Transcranial magnetic stimulation (TMS) is a non-invasive type of brain stimulation therapy that is primarily used to treat depression However, it is also effective in the management of certain mental illness symptoms. TMS is also sometimes used as repetitive transcranial magnetic stimulation (rTMS) and the terms can be used interchangeably. 

Transcranial Magnetic Stimulation For Depression & Other Mental Illnesses

TMS is a treatment method that has been around since 1985 when it was first developed. It was evaluated to treat depression, anxiety, and psychosis, among others, and is currently FDA approved for depression. This has shown immense success in lowering depressive symptoms (for a longer period than other non-invasive brain stimulation therapies) which are present in a variety of mood or psychiatric disorders. 

Like the other types of brain stimulation therapy—vagus nerve stimulation (VNS), deep brain stimulation (DBS), magnetic seizure therapy (MST), and the better known electroconvulsive therapy (ECT)—transcranial magnetic stimulation has been shown to be highly effective in treating mental illnesses that are generally either difficult to treat or cases where the individual did not respond to drug treatments.

It has yet to be determined whether TMS is effective as maintenance for keeping depressive symptoms at bay (undergoing sessions when symptom-free). However, this therapy continues to be effective for use when symptoms surface again (known as re-induction). 

How Does Transcranial Magnetic Stimulation Work?

TMS sends electrical impulses directly on the brain that are the same type and strength as the ones generated by an MRI machine. These pulses are fired in rapid succession in concentrated areas of the brain. These electromagnetic pulses stimulate neural activity, particularly in underactive areas. Whereas electroconvulsive therapy (ECT) sends electric impulses to a generalized area, TMS specifically targets parts of the brain that deal with mood regulation. 

As far as the particulars of transcranial magnetic stimulation effectiveness, this treatment is relatively new and science has yet to determine the biology behind the success. There is also no clear consensus in the medical communities about the ideal number of sessions or if TMS is more effective when combined with other treatment methods such as psychotherapy or medication. 

Deep Transcranial Magnetic Stimulation

There is a subset of TMS known as deep transcranial magnetic stimulation or Deep TMS. The primary difference between the two is the type of coil used which allows Deep TMS to reach a wider and deeper range of the brain, whereas traditional TMS is more contained. Those who do not experience notable improvement in depression or other mental illness symptoms might find success with deep TMS. One study found that more severely depressed individuals have higher response rates than traditional TMS. 

What Getting TMS is Like

A TMS procedure typically lasts between half an hour to a full hour—here’s how it works. Patients are seated in a reclining chair and the transcranial magnetic stimulation device, an electromagnetic coil, is placed on the forehead. Before beginning the treatment, patients will be given earplugs to protect their hearing.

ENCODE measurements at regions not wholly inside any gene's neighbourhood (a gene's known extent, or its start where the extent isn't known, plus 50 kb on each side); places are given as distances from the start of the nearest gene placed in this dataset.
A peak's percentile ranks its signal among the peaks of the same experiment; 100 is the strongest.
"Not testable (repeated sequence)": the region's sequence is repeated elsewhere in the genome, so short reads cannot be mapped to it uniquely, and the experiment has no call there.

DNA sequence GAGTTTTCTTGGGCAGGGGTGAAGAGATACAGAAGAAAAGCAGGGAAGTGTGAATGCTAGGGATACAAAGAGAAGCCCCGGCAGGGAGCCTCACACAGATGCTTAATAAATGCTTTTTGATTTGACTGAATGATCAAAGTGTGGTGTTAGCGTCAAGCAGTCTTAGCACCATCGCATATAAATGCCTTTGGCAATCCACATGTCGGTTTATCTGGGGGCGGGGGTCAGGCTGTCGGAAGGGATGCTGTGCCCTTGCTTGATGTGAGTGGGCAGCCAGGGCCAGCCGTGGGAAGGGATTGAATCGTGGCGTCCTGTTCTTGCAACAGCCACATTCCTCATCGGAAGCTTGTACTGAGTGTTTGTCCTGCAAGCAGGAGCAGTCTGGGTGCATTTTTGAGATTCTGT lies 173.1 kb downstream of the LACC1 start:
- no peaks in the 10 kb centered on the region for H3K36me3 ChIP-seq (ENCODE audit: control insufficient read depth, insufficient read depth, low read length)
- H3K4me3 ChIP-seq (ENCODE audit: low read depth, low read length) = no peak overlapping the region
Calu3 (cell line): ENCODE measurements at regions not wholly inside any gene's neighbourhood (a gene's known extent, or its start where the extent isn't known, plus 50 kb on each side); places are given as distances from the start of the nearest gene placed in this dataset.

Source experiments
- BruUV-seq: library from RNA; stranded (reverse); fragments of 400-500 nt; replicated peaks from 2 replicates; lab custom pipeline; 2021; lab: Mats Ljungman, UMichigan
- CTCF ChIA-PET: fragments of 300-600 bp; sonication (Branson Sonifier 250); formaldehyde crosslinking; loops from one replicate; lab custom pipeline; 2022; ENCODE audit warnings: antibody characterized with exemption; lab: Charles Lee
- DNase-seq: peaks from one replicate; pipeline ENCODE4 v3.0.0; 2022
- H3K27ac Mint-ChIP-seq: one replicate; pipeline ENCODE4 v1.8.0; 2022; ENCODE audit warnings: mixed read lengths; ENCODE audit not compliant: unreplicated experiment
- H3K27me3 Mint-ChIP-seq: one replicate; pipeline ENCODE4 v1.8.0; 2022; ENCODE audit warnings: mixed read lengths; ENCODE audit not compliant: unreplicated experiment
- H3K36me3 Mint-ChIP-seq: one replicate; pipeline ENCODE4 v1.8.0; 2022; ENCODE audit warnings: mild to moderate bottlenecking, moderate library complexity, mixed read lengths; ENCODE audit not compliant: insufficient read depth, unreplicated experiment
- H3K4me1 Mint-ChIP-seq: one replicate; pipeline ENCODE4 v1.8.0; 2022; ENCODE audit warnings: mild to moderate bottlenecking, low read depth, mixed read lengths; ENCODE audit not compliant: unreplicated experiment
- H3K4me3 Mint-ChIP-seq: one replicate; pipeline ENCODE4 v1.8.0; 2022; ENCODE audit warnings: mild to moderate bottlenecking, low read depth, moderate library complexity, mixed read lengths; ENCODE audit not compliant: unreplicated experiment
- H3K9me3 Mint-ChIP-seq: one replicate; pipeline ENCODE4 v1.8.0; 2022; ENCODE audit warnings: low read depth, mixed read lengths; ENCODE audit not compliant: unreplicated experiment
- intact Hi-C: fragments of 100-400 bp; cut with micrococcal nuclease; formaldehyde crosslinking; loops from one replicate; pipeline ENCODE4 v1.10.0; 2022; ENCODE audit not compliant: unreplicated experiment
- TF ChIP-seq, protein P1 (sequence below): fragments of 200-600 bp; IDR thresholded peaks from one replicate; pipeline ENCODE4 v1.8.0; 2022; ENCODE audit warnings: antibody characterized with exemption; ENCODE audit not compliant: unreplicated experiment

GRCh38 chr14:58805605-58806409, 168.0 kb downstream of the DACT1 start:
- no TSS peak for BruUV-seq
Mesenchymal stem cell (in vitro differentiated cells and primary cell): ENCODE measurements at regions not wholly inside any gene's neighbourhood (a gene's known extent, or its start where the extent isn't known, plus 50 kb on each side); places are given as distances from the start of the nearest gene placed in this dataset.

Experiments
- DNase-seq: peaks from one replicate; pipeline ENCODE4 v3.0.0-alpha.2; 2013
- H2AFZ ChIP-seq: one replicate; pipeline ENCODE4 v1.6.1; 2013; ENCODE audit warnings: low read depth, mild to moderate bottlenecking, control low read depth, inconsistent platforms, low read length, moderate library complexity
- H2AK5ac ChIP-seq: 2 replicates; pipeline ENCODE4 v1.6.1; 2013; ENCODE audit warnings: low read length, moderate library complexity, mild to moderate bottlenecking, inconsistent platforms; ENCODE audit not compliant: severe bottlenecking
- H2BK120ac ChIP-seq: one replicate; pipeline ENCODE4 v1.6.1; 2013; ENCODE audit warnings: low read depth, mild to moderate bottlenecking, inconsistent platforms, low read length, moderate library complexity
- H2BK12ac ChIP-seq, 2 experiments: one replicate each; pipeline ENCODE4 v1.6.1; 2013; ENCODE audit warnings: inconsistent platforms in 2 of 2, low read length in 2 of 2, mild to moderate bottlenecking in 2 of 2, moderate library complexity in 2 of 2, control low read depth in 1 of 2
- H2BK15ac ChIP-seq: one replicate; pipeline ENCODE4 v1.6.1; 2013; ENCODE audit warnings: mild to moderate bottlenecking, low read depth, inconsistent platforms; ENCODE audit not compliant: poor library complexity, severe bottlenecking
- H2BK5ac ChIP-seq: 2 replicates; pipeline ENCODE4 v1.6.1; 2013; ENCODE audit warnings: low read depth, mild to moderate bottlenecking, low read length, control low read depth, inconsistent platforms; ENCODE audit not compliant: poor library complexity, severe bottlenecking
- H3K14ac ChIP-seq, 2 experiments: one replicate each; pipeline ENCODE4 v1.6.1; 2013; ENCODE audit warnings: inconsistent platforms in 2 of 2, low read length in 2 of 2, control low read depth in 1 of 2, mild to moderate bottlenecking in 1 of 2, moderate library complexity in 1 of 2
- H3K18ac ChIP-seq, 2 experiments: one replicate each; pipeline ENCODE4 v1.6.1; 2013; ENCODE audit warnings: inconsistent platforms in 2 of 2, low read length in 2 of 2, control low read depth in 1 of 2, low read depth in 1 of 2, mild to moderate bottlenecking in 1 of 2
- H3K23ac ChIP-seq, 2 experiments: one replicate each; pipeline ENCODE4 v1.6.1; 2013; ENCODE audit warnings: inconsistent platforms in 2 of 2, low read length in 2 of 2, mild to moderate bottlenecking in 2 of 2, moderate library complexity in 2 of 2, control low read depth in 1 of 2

Short pulses are generated in quick succession which is reported to feel like a light tapping which will be accompanied by repeated clicking sounds. Do not be alarmed if your fingers start twitching—this is what the doctor is looking for. Twitching hands or fingers indicate the motor threshold and is used to determine how much stimulation you can handle and ultimately, the proper electromagnetic dose. Your threshold for these pulses may change depending on whether your tolerance increases or decreases and how your symptoms respond.

Although painless, patients will feel these sensations as there is no anesthesia used and they will be awake during the entire procedure. Patients will have much less downtime and should be able to drive themselves home after their session (which usually takes less than an hour in total) and immediately resume normal activities. 

Transcranial Magnetic Stimulation Side Effects

Anesthesia is not used in transcranial magnetic stimulation. This reduces the amount of downtime a patient will feel along with a lower risk of experiencing after-effects like memory loss or confusion. 

The side effects that are most commonly reported are minor, resolving within a short time and becoming more gradual with continued sessions. These include:

  • Headaches
  • Lightheadedness
  • Tingling or discomfort at the stimulation site
  • Twitching facial muscles

Serious side effects such as seizures, hearing loss, and mania can occur, but they are quite rare. Hearing loss can be a result of improper ear protection, and primarily those with bipolar disorder face the risk of triggering manic behavior. Talk with a mental health professional today to learn your risks and which form of brain stimulation therapy might be best for you.